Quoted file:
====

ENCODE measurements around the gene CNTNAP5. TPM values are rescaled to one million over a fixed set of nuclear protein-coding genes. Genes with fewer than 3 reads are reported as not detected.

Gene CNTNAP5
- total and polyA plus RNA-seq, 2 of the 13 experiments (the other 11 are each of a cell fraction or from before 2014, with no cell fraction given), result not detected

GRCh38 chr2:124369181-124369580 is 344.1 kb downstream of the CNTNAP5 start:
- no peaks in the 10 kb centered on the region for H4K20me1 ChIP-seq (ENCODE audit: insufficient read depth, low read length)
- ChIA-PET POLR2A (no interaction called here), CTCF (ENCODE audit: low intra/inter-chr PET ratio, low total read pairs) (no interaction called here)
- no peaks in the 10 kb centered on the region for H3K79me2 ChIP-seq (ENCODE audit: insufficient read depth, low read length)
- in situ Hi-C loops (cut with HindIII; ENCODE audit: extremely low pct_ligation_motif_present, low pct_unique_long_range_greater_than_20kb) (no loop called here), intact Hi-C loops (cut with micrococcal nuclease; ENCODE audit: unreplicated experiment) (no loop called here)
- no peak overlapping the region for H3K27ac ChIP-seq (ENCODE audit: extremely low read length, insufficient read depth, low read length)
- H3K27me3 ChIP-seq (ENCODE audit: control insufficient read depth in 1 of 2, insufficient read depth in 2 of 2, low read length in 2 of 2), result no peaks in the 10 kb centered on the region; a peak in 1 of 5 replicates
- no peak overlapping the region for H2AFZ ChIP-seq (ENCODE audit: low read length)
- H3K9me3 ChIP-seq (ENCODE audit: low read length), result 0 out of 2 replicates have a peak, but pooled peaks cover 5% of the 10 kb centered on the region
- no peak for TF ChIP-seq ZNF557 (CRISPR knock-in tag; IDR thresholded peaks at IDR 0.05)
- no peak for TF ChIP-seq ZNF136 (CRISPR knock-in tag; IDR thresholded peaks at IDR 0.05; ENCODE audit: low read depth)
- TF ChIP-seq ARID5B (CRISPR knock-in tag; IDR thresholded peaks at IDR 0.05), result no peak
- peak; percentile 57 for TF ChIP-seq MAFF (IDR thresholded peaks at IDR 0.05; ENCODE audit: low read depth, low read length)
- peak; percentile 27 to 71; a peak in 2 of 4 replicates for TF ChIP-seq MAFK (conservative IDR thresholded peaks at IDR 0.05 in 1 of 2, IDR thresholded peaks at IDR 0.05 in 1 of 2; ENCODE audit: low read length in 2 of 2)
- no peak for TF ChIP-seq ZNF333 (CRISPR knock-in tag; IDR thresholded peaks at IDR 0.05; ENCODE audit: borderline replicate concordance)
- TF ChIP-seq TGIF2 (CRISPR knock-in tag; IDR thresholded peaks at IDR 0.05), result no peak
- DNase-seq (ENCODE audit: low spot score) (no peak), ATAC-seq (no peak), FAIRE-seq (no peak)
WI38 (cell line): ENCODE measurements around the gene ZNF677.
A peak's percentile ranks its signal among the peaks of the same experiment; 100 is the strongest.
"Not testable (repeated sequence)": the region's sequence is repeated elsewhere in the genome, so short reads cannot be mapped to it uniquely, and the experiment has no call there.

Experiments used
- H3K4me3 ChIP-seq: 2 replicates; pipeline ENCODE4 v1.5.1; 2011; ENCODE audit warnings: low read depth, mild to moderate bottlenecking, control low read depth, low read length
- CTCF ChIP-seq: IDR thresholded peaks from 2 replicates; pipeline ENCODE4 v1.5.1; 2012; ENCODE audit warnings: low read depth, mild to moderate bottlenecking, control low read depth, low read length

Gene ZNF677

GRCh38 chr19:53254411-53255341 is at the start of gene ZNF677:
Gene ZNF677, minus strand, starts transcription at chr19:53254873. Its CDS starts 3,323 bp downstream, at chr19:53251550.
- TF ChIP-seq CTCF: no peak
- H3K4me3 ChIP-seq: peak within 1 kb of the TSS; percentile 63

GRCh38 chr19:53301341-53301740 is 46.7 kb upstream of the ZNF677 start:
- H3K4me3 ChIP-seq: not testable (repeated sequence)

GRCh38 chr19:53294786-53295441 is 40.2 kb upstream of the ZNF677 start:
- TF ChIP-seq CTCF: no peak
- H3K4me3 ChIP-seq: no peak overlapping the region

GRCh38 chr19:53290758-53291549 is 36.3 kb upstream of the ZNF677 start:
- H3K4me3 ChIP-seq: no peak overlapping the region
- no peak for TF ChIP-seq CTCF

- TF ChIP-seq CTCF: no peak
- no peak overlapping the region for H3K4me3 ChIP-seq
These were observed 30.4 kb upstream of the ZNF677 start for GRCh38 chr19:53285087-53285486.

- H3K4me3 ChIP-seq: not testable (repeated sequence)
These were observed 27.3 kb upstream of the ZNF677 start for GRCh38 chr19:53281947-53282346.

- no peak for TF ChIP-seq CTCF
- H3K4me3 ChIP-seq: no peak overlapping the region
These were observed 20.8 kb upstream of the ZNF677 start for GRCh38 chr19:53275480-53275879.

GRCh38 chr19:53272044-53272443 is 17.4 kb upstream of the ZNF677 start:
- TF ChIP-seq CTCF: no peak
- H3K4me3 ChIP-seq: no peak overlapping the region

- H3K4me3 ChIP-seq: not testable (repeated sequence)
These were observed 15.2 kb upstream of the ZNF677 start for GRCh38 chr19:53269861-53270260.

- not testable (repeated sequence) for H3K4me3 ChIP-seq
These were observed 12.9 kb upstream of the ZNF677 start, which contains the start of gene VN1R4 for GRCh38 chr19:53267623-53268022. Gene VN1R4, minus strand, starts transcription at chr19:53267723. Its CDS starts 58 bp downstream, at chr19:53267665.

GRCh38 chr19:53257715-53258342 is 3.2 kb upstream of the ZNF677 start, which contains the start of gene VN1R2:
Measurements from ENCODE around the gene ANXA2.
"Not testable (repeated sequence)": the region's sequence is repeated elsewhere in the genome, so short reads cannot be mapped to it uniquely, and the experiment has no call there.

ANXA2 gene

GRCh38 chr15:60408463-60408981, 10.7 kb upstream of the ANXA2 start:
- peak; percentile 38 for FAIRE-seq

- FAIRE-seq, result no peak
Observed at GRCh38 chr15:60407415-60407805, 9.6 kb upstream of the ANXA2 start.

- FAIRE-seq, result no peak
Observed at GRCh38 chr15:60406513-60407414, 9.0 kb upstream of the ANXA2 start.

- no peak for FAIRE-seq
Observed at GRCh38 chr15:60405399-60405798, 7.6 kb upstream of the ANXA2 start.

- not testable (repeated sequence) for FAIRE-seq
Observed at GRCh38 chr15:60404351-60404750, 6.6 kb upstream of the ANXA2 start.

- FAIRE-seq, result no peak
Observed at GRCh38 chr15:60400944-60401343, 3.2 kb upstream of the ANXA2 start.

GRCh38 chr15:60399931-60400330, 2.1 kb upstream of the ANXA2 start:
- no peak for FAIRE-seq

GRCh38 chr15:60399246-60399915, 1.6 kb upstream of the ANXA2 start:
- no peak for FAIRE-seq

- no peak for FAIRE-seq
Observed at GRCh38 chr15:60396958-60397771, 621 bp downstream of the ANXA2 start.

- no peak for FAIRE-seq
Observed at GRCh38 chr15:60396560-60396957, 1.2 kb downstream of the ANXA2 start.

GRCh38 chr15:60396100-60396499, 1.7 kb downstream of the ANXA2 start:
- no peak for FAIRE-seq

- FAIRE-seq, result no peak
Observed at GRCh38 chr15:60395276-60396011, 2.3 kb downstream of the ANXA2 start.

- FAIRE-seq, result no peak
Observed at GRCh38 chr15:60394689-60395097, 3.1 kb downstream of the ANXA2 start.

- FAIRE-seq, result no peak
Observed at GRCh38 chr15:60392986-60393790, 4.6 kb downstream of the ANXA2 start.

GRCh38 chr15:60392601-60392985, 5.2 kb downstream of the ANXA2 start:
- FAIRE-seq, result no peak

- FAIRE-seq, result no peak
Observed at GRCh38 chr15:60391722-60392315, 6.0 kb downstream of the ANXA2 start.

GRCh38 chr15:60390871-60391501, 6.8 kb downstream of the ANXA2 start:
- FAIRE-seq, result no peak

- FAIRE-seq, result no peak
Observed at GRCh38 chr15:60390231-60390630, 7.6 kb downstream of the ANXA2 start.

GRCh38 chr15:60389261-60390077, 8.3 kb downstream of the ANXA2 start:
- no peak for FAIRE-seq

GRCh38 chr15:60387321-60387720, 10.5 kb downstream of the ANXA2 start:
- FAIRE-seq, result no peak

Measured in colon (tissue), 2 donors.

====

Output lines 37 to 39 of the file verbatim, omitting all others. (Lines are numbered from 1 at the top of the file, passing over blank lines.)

GRCh38 chr19:53290758-53291549 is 36.3 kb upstream of the ZNF677 start:
- H3K4me3 ChIP-seq: no peak overlapping the region
- no peak for TF ChIP-seq CTCF